The advantage of using the TM160 for hunters is detection. Game is hard to detect with a night vision scope or colored light if the animals are not looking at you so you can see the reflection of their eyes. Even with the limited capability of the TM160, detection of game will be much easier than trying to scan a field with your night vision scope or flashlight. You will be able to see large game like hogs or deer almost instantly in open grassy areas like pastures out to 200 yards. The body heat of an animal will make the entire animal stand out in the thermal image. They can not blend in with the cooler vegetation.

After you detect a heat signal at long-range with the TM160 monocular, you can then zero in on the potential target with your riflescope for positive identification. That is exactly what I did on my last hunt. I drove up to a hunting area and before getting out of the truck, I scanned a large field with the TM160. Out in the field, a hundred yards or so away, I spotted what appeared to be a coyote. I grabbed my rifle to confirm it was a coyote and not a neighbor’s dog before the shot.

If you hunt over feeders with a red light mounted to your rifle, you can use the TM160 to keep an eye on the area around the feeder without ever turning on a light until you take the shot. It lets you view the area while hunting or scouting without giving away your position with any type of light.

This all boils down to you being able to detect more game and be a more successful hunter. In my experience, you will detect much more game with a thermal monocular than you will with a digital night vision scope alone or lights. The TM160 will make you a more successful hunter, and you will have more fun in the process.

What I Like About The TM160

First, the TM160 is compact, lightweight, and priced right. Every function works as it was designed to do. The T-Vision app works very well and it is easy to use. It is a very good tool for the night hunter or any outdoorsman for that fact. It gives you the ability to see at night without being detected by game or people. You can detect large game like hogs for a hundred yards or more, and you can see between the trees into the woods with no light reflection. For security purposes, you can see everything around your home or campsite in the pitch-black dark. You will find many good uses for the TM160.

The only thing I don’t like TM160 is its limited resolution. It is not for the coyote hunter with a thermal scope. It just does not have the resolution for most varmint hunting. It will not make very good videos past 25 yards, and increasing the digital magnification to 2X just makes the blur at long-range look like a larger blur. All the functions work properly, but the low resolution isn’t quite enough to support some of its features.


Spotting a coyote coming across the last 50-100 yards to the call, detecting hogs in open fields or slipping through the woods to your feeder, or locating a downed deer after dark is what the TM160 can do for the hunter. If you hunt over feeders that are 25-50 yards away or you want a thermal optic to check around your camp at night, it might fit the bill. It will also help big-game hunters find dead or wounded animals after the shot.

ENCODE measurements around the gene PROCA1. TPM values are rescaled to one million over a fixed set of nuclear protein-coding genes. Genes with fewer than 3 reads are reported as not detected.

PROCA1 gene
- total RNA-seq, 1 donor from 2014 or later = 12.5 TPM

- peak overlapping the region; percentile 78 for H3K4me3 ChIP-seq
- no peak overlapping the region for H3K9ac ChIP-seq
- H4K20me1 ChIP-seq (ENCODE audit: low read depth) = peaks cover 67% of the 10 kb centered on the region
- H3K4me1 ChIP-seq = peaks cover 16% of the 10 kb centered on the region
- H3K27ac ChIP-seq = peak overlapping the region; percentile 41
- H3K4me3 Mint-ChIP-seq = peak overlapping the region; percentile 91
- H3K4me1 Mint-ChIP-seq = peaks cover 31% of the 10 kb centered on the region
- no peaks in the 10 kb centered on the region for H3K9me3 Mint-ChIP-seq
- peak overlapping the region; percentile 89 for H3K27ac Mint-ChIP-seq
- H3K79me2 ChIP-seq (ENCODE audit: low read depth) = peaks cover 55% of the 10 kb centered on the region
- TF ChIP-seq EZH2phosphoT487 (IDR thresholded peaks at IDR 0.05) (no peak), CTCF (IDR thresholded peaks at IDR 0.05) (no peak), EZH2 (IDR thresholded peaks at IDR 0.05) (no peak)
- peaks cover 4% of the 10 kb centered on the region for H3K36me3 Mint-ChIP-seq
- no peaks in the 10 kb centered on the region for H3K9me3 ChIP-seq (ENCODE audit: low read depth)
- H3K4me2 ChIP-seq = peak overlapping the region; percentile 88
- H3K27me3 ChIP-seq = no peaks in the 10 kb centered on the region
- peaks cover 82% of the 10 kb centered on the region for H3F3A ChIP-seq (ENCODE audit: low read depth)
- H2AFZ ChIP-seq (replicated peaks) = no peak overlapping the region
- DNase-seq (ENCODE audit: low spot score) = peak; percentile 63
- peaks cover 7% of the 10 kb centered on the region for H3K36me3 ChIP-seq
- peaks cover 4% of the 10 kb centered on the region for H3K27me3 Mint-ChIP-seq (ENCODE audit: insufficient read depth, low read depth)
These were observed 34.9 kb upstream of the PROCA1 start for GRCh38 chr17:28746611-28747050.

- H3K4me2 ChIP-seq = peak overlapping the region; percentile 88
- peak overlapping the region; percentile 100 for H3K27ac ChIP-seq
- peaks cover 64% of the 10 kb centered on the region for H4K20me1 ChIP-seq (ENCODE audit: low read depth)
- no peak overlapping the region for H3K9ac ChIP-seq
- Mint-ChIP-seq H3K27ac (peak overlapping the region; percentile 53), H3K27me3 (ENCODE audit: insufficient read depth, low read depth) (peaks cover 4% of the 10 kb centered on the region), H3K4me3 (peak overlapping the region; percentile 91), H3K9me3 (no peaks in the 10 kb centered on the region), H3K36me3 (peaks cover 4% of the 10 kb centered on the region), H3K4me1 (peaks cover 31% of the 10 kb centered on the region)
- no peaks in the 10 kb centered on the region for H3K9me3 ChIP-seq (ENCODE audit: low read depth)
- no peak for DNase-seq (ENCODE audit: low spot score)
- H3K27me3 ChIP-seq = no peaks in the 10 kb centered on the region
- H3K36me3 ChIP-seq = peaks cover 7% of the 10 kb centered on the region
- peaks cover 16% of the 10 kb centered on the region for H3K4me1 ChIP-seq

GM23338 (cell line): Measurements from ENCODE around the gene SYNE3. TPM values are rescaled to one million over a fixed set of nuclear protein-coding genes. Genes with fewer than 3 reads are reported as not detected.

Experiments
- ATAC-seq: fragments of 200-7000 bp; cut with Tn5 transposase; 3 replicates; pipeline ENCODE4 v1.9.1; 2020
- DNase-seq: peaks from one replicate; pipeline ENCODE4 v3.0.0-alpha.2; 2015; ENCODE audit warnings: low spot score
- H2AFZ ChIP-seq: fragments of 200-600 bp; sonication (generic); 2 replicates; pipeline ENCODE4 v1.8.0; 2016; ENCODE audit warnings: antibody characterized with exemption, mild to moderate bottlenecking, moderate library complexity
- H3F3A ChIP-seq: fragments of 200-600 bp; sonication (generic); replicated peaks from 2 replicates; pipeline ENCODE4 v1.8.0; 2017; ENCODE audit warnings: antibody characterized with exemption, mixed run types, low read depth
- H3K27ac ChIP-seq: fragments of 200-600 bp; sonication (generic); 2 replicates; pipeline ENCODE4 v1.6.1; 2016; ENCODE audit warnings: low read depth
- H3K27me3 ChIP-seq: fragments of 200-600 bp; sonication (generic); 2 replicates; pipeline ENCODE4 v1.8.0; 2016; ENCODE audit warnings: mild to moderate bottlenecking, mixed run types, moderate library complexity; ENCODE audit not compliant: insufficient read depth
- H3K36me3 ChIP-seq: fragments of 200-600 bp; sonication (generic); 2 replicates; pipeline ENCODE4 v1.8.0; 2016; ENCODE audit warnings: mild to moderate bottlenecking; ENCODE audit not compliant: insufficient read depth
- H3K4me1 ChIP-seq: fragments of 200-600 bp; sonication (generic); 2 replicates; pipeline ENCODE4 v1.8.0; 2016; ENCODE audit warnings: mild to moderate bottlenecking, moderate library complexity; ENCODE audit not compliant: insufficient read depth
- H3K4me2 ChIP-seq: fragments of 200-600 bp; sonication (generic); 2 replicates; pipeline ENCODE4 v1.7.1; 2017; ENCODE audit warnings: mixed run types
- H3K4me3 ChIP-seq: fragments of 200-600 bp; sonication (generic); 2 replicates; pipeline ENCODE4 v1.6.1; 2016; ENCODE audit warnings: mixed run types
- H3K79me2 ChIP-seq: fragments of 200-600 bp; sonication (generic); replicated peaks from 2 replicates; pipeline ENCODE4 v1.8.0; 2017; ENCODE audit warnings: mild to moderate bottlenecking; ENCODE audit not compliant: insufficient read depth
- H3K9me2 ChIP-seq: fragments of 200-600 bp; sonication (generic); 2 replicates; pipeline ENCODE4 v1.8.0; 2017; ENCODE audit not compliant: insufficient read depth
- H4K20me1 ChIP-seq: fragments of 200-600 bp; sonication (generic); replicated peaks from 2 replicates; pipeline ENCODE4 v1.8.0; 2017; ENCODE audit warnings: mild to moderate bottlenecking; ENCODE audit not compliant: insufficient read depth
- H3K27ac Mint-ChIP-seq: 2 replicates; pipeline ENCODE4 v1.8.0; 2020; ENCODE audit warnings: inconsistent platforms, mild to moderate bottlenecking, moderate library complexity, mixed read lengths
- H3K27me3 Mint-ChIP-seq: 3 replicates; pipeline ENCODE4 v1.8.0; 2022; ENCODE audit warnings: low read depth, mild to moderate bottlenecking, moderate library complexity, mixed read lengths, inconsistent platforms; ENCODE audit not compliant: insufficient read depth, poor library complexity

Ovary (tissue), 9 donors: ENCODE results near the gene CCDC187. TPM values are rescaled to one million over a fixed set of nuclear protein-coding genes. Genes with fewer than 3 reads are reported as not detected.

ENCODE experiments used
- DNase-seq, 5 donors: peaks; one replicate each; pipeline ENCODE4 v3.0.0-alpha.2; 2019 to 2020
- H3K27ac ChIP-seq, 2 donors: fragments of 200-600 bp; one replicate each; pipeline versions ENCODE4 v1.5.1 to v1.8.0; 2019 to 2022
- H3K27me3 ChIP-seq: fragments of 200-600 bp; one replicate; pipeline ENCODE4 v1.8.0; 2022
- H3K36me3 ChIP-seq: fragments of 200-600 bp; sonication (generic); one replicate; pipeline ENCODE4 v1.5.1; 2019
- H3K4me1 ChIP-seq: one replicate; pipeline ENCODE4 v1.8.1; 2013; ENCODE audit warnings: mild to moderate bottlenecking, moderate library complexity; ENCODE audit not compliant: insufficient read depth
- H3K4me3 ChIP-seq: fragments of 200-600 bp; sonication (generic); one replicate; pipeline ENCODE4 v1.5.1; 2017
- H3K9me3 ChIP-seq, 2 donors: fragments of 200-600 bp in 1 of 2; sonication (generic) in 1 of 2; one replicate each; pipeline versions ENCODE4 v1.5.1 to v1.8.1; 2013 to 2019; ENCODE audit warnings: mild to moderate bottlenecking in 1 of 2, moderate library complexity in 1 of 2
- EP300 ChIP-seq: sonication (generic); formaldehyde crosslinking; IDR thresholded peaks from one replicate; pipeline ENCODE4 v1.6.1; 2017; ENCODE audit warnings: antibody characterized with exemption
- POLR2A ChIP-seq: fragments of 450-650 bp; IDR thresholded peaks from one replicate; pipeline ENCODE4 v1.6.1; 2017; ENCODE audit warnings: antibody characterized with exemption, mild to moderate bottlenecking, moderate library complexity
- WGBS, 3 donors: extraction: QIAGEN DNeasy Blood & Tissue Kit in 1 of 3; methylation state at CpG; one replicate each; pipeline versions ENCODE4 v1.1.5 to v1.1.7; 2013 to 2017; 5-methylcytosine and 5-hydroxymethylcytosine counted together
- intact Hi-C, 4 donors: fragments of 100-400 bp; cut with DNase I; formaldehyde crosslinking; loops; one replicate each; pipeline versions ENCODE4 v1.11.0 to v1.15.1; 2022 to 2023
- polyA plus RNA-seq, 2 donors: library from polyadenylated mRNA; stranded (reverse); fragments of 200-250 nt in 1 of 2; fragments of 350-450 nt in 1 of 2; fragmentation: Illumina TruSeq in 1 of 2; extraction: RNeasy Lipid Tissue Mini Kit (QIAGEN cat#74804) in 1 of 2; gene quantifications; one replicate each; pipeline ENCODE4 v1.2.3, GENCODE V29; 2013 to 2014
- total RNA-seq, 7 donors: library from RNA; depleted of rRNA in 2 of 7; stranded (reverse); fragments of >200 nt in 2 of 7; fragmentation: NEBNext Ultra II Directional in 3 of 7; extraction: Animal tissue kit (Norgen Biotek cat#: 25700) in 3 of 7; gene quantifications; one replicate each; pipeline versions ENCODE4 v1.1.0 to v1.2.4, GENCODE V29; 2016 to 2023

I do not recommend it if you already have a good thermal scope because you will be disappointed with the low resolution. If you have a night vision scope and are on a tight budget, it will help you detect much more game. One thing is for sure, you will not find any other thermal on the market as good as the TM160 for $499.

It comes with a full 3-year, transferable warranty, and my unit worked like a charm with no issues. It is easy to use and it will make you a better hunter. For a short-range scanner, it delivers good results.

Download AGM TM160 Operating Manual


  • Detector type – Vanadium Oxide Uncooled Focal Plane Arrays
  • FFC (Flat Field Correction) – Auto, Manual, External Correction
  • Highest Temperature Spot Tracking Yes
  • Standby Mode – Yes
  • Refresh rate 50 Hz
  • Resolution – 160120
  • Lens system – F1.1
  • NETD – less than 35 mk (@25C), F#=1.1
  • Lens (focal length) – 6.2 mm
  • Field of view – (H X) 15.61 11.74 (H V)
  • Digital zoom – 1, 2, 4
  • Display 720540, 0.2 inch, LCOS
  • Storage – Built-in memory module (8 GB)
  • Record Video – On-board video recording
  • Capture Snapshot- Yes
  • Battery Type – Built-in rechargeable Lithium battery
  • Wi-Fi – Yes
  • Battery Operating Time – More than 7 hours continuous running (with Wi-Fi hotspot function off)
  • Battery Capacity Display- Yes
  • Power supply – 5 VDC/2 A, 1.5 W, USB Type-C Interface
  • Operating Temperature Range – -20C to 55C (-4F to 131F)
  • Weight- 270 g (0.6 lb)
  • Overall Dimensions – 161 61 57 mm (6.3 2.4 2.2 in)
  • Protection Level – IP67

Visit Outdoor Legacy to purchase an AGM Asp-Micro TM160 or other quality thermal optics. If you have questions, please call Jason Robertson at (877)350-1818.

Also please visit Outdoor Legacy on Youtube and HansETX for great hunting videos and thermal optic reviews.

If you’re looking for great reviews and commentary on the latest in the night vision and thermal industry be sure to tune into The Late Night Vision Show, a weekly podcast hosted by Jason Robertson and HansETX.

 To learn more about the author of this review, check out Col. Cupp’s bio HERE.